Park brake was to blame in Lismore plane crash
IT'S been one year since a commercial Cessna 550 plane overshot the Lismore airport runway, narrowly missing catastrophe on the busy Bruxner Hwy.
It sparked an investigation and subsequent safety recommendations.
The investigation, carried out by the Australian Transport Safety Bureau, found the parking brake was to blame, which was on at the time of take-off.
"The aircraft did not accelerate normally as the acceleration was retarded by drag associated with rolling friction,” the report found.
"This was indicative of partial brake pressure remaining during the take-off run.
"The partial brake pressure was possibly due to the parking brake being selected on at the holding point with enough pressure to retard aircraft acceleration during the take-off, but not sufficient to prevent the aircraft reaching rotate speed.”
The safety recommendation to come out of the report was for Textron Aviation (Cessna) to address the fact that Citation aircraft do not have an annunciator light to show the parking brake is engaged.
The Cessna 'before take-off' checklist also fails to include a check to ensure the parking brake is disengaged.
The crash occurred on September 25 when a Cessna 550 aircraft taxied at Lismore Airport for a private flight to Baryulgil, near Grafton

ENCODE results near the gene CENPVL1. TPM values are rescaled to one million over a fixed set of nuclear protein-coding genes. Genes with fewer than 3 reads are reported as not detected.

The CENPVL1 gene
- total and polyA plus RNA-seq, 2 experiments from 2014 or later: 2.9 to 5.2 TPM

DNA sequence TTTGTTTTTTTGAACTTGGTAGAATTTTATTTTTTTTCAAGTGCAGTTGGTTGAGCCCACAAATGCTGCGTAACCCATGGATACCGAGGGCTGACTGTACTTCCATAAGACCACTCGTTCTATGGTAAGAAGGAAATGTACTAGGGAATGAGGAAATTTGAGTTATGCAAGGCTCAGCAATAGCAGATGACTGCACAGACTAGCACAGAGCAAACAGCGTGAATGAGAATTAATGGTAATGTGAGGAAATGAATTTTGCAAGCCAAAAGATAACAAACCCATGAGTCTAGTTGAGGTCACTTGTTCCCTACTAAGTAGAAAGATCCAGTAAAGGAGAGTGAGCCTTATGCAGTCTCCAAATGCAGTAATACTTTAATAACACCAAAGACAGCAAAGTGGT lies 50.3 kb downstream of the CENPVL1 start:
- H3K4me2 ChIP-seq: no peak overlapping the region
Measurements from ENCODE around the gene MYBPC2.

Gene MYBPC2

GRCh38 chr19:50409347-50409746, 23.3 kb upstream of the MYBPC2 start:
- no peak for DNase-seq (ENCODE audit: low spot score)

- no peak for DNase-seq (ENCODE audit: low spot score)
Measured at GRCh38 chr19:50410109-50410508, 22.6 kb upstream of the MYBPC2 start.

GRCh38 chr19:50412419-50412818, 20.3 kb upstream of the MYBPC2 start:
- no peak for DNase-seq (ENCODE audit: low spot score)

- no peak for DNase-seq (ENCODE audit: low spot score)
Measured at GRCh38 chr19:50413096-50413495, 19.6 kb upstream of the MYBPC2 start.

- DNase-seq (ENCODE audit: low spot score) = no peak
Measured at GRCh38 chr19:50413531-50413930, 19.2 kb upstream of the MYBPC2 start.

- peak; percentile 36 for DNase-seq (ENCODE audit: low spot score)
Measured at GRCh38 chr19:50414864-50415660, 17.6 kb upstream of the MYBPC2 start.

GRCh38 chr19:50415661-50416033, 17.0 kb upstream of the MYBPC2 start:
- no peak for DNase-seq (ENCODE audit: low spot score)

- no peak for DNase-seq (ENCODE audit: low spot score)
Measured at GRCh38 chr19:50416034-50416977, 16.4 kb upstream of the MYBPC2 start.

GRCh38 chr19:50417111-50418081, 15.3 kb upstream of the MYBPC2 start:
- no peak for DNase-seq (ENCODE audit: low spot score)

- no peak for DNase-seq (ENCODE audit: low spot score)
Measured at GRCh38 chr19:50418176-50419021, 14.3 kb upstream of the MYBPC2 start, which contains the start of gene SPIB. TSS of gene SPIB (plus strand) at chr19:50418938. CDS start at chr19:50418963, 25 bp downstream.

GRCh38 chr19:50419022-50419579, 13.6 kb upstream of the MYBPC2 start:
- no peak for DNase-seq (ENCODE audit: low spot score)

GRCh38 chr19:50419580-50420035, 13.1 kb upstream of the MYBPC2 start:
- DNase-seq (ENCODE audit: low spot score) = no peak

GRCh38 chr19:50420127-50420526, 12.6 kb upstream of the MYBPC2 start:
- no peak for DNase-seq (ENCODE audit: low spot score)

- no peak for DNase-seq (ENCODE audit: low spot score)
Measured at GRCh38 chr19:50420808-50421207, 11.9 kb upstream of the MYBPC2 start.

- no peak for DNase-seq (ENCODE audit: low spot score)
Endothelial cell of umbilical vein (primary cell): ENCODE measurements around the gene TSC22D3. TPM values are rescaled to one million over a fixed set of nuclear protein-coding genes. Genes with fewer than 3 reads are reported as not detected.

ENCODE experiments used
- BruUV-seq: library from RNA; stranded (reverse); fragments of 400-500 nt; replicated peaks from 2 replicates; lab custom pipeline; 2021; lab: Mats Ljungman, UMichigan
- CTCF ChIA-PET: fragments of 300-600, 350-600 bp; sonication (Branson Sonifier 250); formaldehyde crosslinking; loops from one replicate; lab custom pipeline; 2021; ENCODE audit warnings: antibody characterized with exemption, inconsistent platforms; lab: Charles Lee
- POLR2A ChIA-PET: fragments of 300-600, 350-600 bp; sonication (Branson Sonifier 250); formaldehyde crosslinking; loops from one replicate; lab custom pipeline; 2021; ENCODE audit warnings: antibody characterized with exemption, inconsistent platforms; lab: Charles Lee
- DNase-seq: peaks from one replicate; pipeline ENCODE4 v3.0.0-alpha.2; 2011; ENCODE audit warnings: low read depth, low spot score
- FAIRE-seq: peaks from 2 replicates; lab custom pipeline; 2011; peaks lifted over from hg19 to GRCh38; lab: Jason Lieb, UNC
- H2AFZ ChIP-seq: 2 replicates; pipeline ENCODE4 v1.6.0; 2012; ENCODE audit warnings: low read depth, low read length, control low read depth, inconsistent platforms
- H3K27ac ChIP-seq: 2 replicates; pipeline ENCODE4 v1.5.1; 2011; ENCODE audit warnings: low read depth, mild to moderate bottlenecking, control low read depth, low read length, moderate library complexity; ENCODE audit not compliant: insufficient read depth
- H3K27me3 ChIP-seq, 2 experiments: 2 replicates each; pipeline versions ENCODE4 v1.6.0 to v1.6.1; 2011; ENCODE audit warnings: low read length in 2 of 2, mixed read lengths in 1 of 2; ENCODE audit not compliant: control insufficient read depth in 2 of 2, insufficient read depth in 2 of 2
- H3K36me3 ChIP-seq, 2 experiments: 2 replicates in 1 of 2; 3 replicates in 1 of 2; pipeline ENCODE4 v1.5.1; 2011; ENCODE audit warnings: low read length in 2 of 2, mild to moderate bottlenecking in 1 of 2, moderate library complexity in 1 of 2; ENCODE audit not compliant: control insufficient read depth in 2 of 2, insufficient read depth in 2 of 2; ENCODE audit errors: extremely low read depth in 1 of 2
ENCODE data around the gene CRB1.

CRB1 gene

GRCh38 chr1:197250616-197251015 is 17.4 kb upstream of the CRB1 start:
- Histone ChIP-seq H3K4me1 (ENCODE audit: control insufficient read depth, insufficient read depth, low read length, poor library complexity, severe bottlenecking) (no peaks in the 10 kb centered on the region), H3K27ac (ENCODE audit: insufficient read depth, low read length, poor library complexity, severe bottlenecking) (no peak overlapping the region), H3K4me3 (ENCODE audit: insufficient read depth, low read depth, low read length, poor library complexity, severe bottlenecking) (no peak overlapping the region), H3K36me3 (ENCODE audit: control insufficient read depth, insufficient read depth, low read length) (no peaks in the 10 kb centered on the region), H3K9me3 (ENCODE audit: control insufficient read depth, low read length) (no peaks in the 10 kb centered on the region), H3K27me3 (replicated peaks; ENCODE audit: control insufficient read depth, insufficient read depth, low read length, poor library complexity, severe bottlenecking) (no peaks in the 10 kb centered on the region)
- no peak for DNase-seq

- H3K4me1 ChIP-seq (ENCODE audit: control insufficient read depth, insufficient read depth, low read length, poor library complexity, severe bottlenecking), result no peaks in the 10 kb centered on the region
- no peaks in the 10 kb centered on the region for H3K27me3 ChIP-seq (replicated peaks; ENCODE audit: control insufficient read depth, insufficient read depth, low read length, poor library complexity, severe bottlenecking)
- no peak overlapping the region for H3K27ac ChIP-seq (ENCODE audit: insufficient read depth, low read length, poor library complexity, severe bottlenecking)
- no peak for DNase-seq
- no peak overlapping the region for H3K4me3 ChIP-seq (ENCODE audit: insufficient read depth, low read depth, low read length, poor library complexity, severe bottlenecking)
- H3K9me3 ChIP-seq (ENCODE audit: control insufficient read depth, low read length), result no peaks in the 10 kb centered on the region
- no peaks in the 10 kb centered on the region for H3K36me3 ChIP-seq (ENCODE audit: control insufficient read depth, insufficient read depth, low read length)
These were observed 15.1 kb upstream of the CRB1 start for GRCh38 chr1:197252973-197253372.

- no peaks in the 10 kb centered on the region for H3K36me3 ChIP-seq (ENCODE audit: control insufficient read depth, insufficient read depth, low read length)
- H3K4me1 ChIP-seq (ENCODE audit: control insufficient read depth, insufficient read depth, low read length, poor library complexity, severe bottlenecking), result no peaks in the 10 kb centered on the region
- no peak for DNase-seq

The flight crew consisted of a captain and co-pilot who were the only occupants on the aircraft.
The flight crew did not detect anything abnormal during the taxi and take-off roll, until the captain attempted to rotate the aircraft to the take-off pitch attitude.
When the aircraft had achieved the required rotate speed, the captain applied the normal backpressure on the control column to achieve a standard rate of rotation, and the aircraft did not rotate.
The captain then applied full backpressure and reported that the controls felt very heavy.
Neither the captain nor the co-pilot detected any change in the aircraft's pitch attitude or any indication of pitch-up on the attitude direction indicator.
The captain rejected the take-off, applied full braking and reverse thrust, but the aircraft overran the runway.
The nose landing gear detached from the aircraft about 50m beyond the end of the sealed runway, and the aircraft came to rest in long grass and mud.
The aircraft sustained substantial damage but the captain and co-pilot were uninjured.